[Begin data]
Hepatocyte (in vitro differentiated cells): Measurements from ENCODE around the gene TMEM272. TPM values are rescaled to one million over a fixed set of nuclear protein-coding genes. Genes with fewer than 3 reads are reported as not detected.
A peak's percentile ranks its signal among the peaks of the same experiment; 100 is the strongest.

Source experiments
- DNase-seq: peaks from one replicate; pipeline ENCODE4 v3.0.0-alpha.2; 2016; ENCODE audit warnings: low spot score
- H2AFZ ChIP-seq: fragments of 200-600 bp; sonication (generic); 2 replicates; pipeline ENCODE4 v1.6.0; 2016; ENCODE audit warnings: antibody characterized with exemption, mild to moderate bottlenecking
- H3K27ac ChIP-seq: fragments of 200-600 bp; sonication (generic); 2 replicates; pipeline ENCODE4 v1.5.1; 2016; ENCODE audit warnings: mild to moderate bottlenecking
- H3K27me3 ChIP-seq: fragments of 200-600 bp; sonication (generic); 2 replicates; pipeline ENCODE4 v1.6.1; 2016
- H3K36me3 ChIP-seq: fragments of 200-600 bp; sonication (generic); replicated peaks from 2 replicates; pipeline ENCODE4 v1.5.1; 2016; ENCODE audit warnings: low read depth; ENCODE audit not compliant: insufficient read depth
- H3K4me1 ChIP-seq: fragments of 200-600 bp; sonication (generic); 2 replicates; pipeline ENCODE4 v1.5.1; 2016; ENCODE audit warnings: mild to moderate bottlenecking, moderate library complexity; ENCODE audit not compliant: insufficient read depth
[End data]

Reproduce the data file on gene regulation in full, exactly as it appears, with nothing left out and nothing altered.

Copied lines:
Hepatocyte (in vitro differentiated cells): Measurements from ENCODE around the gene TMEM272. TPM values are rescaled to one million over a fixed set of nuclear protein-coding genes. Genes with fewer than 3 reads are reported as not detected.
A peak's percentile ranks its signal among the peaks of the same experiment; 100 is the strongest.

Source experiments
- DNase-seq: peaks from one replicate; pipeline ENCODE4 v3.0.0-alpha.2; 2016; ENCODE audit warnings: low spot score
- H2AFZ ChIP-seq: fragments of 200-600 bp; sonication (generic); 2 replicates; pipeline ENCODE4 v1.6.0; 2016; ENCODE audit warnings: antibody characterized with exemption, mild to moderate bottlenecking
- H3K27ac ChIP-seq: fragments of 200-600 bp; sonication (generic); 2 replicates; pipeline ENCODE4 v1.5.1; 2016; ENCODE audit warnings: mild to moderate bottlenecking
- H3K27me3 ChIP-seq: fragments of 200-600 bp; sonication (generic); 2 replicates; pipeline ENCODE4 v1.6.1; 2016
- H3K36me3 ChIP-seq: fragments of 200-600 bp; sonication (generic); replicated peaks from 2 replicates; pipeline ENCODE4 v1.5.1; 2016; ENCODE audit warnings: low read depth; ENCODE audit not compliant: insufficient read depth
- H3K4me1 ChIP-seq: fragments of 200-600 bp; sonication (generic); 2 replicates; pipeline ENCODE4 v1.5.1; 2016; ENCODE audit warnings: mild to moderate bottlenecking, moderate library complexity; ENCODE audit not compliant: insufficient read depth